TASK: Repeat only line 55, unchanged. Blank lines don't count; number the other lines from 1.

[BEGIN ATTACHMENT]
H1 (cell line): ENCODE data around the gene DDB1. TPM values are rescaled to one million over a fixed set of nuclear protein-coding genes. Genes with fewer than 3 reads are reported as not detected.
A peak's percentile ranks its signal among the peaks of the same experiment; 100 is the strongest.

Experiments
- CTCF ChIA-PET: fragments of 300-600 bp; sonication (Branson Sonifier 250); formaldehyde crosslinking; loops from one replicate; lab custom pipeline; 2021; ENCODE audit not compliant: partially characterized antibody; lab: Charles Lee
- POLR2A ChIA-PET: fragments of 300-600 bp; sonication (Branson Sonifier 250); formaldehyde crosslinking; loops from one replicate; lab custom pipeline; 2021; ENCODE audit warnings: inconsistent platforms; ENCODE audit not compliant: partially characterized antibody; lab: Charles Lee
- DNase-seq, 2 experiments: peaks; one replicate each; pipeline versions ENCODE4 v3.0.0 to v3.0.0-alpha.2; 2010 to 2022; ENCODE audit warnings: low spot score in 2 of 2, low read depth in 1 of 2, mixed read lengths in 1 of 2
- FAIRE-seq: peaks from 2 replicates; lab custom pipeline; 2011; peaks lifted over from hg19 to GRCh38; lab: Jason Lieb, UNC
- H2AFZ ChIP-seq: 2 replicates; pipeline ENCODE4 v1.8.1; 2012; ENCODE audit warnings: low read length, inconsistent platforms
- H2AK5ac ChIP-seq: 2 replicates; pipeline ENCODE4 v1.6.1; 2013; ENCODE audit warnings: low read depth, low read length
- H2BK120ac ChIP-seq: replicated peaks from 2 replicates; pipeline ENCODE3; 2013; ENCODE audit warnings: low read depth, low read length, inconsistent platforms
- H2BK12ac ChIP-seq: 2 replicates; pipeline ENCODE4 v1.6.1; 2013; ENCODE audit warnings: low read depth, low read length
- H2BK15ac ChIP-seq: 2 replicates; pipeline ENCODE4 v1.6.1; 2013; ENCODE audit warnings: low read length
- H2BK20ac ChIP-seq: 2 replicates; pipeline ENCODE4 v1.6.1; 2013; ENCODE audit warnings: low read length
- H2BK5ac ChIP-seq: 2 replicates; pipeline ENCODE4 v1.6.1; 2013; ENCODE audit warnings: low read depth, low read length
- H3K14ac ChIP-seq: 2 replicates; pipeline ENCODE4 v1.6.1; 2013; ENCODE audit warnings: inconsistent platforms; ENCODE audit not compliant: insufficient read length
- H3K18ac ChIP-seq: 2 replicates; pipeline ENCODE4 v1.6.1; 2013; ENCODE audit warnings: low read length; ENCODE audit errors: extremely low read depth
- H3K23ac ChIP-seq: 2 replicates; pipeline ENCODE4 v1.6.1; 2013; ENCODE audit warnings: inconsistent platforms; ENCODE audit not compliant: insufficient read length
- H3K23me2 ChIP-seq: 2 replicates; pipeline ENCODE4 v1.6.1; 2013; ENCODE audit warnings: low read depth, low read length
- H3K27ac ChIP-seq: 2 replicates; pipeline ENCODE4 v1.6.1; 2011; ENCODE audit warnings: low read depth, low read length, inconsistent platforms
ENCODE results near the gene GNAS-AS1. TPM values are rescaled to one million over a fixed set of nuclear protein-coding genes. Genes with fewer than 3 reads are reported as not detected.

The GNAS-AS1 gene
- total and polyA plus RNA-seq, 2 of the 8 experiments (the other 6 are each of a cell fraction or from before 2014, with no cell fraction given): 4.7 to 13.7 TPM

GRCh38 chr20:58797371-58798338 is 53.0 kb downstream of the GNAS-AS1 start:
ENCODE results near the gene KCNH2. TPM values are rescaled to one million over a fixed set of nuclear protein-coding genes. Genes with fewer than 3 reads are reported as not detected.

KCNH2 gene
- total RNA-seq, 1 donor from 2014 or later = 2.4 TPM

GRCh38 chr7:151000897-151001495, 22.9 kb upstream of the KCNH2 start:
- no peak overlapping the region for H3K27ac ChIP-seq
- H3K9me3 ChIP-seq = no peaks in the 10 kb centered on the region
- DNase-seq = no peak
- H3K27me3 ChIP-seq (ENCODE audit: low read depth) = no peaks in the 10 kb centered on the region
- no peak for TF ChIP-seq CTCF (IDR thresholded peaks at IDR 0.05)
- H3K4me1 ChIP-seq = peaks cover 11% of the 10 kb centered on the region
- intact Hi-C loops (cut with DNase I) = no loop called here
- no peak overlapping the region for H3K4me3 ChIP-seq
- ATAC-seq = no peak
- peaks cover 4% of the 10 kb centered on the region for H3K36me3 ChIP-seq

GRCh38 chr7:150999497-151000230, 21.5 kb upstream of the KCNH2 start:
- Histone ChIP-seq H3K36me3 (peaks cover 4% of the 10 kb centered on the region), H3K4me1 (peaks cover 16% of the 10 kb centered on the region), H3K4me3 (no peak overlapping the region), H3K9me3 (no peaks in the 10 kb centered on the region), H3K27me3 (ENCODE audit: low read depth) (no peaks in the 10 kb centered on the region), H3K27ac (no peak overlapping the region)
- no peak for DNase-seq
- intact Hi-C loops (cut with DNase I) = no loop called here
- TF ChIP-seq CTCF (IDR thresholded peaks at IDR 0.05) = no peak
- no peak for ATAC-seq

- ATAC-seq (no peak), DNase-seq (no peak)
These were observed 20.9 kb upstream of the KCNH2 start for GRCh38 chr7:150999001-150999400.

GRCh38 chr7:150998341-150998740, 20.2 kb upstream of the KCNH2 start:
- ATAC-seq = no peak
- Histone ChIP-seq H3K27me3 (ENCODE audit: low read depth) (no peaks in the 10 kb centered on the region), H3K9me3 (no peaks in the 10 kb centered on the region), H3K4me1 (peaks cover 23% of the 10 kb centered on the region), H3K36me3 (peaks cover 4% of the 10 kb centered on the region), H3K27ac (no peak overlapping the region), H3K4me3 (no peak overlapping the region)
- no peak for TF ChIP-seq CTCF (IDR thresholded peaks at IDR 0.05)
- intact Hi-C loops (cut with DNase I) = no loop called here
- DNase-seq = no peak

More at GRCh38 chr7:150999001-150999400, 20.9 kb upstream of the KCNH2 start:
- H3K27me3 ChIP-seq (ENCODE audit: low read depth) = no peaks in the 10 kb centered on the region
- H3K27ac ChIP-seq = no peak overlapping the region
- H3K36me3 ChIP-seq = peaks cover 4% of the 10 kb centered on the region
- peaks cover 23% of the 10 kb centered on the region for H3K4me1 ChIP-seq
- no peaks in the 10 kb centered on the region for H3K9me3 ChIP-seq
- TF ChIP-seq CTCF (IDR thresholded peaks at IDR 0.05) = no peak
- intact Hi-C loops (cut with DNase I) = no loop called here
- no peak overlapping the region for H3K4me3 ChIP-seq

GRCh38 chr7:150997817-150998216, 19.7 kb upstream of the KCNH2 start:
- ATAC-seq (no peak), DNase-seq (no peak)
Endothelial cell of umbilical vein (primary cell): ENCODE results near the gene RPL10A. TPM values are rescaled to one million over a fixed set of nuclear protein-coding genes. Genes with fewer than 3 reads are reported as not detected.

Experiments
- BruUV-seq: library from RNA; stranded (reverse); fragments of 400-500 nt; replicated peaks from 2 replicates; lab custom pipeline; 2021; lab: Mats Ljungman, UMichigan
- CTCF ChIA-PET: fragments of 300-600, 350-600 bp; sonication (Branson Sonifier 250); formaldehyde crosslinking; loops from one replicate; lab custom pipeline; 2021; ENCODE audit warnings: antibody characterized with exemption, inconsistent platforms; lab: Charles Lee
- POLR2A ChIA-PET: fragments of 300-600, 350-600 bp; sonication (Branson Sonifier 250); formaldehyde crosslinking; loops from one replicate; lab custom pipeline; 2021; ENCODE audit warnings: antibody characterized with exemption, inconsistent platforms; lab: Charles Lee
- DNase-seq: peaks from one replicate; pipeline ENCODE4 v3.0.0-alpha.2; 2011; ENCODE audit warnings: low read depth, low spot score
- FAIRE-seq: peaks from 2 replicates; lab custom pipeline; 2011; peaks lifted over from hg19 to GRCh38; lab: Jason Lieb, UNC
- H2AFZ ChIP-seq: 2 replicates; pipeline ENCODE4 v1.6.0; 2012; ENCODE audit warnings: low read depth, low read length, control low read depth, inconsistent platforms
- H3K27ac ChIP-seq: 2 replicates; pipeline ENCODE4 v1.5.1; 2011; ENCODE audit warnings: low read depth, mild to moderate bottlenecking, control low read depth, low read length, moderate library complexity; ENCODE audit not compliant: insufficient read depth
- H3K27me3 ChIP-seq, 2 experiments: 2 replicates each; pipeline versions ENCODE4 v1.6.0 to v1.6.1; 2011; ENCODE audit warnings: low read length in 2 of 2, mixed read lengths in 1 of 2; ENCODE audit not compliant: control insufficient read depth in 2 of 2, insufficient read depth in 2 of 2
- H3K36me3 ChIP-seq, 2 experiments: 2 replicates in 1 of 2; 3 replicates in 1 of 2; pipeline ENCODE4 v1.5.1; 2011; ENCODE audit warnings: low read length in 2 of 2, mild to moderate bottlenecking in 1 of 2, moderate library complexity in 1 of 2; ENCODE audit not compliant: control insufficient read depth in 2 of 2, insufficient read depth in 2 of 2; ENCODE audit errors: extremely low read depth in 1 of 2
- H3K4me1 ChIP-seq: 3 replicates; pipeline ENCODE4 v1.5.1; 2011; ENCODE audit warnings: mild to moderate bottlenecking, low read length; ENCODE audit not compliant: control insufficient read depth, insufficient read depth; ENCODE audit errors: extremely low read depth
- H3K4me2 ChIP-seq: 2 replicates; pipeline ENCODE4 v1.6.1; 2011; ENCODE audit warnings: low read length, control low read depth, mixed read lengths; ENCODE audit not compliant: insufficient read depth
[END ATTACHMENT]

- H3K36me3 ChIP-seq = peaks cover 4% of the 10 kb centered on the region